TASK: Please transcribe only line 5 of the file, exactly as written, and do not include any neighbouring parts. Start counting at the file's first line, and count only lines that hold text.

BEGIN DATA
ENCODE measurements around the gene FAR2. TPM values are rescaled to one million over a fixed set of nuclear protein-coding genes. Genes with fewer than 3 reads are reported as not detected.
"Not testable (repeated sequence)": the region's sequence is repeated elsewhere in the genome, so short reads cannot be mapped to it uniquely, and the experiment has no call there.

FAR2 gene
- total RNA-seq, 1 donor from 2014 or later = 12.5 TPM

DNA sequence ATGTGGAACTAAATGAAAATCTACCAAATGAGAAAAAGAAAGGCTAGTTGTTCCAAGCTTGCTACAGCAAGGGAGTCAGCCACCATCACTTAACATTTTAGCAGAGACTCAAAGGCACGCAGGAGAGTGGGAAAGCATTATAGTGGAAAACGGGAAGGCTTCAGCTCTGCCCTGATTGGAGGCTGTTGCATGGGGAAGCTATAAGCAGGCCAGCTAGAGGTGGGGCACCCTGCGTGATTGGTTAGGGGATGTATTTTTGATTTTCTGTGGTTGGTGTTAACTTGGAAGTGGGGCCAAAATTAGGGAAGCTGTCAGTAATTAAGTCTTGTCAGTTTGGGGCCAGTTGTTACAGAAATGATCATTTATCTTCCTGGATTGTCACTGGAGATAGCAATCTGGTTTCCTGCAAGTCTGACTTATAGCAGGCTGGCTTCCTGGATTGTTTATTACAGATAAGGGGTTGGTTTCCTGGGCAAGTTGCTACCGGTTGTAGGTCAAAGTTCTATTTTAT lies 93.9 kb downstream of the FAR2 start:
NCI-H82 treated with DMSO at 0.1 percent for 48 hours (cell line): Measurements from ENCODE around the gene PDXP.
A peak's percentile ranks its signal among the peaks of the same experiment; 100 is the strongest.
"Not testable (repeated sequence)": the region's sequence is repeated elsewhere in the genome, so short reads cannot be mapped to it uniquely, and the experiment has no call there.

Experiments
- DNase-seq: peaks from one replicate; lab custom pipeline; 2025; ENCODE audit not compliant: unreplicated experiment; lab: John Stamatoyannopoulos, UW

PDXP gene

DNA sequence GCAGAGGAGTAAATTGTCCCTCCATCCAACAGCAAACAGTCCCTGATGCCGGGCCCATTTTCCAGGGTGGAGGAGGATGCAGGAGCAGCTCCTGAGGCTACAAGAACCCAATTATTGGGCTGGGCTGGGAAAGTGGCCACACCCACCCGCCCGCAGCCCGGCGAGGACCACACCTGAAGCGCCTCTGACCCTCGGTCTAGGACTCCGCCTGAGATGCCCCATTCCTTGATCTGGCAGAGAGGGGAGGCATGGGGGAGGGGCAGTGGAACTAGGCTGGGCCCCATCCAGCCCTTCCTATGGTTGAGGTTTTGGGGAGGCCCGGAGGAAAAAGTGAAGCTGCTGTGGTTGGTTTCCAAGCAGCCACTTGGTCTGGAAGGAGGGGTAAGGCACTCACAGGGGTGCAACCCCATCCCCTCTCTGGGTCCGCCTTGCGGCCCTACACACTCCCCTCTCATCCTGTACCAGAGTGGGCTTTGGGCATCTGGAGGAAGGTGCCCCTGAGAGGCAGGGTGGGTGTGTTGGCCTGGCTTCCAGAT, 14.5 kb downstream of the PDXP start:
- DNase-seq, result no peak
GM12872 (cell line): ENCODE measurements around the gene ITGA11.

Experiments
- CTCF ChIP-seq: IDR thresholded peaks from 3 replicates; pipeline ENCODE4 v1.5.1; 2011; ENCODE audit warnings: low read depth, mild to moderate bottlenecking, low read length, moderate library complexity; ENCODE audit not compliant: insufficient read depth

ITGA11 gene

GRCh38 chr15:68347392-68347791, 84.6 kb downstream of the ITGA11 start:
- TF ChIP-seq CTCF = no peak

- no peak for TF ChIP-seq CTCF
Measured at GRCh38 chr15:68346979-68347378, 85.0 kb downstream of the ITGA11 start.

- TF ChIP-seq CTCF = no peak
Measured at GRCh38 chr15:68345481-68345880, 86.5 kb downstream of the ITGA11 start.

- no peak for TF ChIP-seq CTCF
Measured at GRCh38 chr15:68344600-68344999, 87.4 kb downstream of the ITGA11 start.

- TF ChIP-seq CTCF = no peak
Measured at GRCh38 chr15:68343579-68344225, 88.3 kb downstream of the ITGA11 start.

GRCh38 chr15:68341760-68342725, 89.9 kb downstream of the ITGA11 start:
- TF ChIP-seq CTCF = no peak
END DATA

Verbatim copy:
DNA sequence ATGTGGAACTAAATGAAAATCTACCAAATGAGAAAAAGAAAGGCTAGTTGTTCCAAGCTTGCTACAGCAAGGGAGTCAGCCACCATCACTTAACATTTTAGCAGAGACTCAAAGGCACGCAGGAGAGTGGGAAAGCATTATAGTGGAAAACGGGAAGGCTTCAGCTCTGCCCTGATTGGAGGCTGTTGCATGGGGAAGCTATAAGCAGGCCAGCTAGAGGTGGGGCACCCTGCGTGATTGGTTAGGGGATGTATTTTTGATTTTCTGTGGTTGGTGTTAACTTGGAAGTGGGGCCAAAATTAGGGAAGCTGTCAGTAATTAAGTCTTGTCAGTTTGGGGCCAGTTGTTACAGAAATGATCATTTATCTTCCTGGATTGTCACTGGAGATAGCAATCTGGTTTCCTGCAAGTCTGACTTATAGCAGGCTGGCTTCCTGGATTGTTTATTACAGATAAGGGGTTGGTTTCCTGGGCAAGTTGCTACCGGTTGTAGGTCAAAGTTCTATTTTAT lies 93.9 kb downstream of the FAR2 start: